I’ve been wrestling with the concept of scrapbooking a lot of my old photos that I never got around to documenting in their time, it’s a topic I spoke about briefly on Episode 006 of The Digi Show. My main hang-up is that I can’t decide on what voice to use in the journaling.

The majority of the pages in our albums are written in a present-tense voice using phrases like “You are…” and “I feel…”. When I scrapbook photos from 5 or 6 years ago I want to tell stories from that same perspective in order to have continuity in the albums (I don’t want an abrupt change in voice to “You were…” and “I felt…”) I’m just finding that I have a difficult time getting into that headspace – it feels odd.  No one else would know when looking through the finished album whether I wrote it back in 2005 or I wrote it in 2011. It’s purely a roadblock I run into right after I activate the text tool on these older pages, and it’s one I’m determined to get over.

I am working on it.

But while I work on it, a comparison page is a great compromise. I can visit the past in order to compare it to the present. When I laid eyes on this new collaboration between Paislee Press and Three Paper Peonies I felt as though they were designing just for me.

Then & Now

JOURNALING | 2005: man alive you were a ball of energy in constant motion. your eyes opened in the morning and your feet hit the ground within seconds. “a little downtime” was a concept you didn’t even want to try to understand – why would anyone want to sit still and observe the world around them when the option to run through it at warp speed was available? i found myself frequently exhausted just watching you go through your day, and could never understand how you didn’t collapse at the end of it. because you didn’t collapse, nicholas, not even once. people would watch you and say things like “i bet that’ll tire him out, he’ll pass out on the way home” but no, not you. you were always great about going to bed but it was more like a last resort at the end of the day – a battle of wills that your parents eventually won.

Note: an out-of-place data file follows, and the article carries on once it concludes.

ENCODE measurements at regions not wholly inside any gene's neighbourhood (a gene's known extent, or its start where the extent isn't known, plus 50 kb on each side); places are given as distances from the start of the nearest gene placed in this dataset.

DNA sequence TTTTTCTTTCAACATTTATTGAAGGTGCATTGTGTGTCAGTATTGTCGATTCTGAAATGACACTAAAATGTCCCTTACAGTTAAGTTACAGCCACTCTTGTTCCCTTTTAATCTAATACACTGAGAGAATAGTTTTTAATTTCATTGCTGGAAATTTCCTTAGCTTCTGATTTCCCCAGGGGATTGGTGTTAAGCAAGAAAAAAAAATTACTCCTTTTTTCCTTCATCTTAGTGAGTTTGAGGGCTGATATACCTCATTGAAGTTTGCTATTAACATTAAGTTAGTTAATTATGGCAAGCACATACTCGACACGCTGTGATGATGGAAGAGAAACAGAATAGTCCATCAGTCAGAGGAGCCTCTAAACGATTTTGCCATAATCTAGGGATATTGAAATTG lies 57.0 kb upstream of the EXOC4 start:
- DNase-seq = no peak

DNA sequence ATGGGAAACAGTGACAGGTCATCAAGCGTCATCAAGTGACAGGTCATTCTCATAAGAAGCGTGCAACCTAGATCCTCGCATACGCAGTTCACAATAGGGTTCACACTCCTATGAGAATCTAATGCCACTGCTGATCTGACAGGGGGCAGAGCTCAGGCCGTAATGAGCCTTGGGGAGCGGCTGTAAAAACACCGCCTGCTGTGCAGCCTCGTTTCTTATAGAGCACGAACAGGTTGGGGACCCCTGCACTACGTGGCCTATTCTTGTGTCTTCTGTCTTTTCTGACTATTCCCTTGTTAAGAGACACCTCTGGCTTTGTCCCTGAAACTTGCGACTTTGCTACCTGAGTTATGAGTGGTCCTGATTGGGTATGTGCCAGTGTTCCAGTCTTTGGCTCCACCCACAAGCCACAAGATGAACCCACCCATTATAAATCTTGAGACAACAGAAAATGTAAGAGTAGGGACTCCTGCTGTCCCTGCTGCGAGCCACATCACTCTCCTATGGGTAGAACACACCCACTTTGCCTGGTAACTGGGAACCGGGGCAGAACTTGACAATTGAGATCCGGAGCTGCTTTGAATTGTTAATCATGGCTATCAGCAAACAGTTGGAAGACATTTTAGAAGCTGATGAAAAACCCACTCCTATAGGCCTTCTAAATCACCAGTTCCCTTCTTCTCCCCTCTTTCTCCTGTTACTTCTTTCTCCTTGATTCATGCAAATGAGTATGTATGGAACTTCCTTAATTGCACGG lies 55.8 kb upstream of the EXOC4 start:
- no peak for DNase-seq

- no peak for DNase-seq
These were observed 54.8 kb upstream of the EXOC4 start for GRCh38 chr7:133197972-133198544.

2011: in all honesty, i never really thought you’d slow down and appreciate the concept of utterly vegging out. people used to say things like “when he gets older he’ll BEG to sleep in” but i always just figured it was like all of the other little kernels of false hope for the future that parents share with one another – the ones that keep us from losing it completely. there are some people who seem to get by with very little rest, and i was beginning to fear that you were going to be one of them. little by little, though, i started to notice that i was the one waiting around for you in the morning, and you were the one who was starting to retreat to your bedroom to chill out for a while in the afternoons. isn’t that supposed to be my routine? some mornings i see glimpses of what will eventually become our new normal – me standing in your doorway, nagging you to get out of bed. i’m not sure that one scenario is better than the other, but for the time being i’m a little thankful for the break.

MATERIALS | Then & Now by Paislee Press and Three Paper Peonies; frame from Conversation Piece no. 1 by One Little Bird & Paislee Press; border from In The Loop by One Little Bird; photos processed using Fable by My 4 Hens Photography.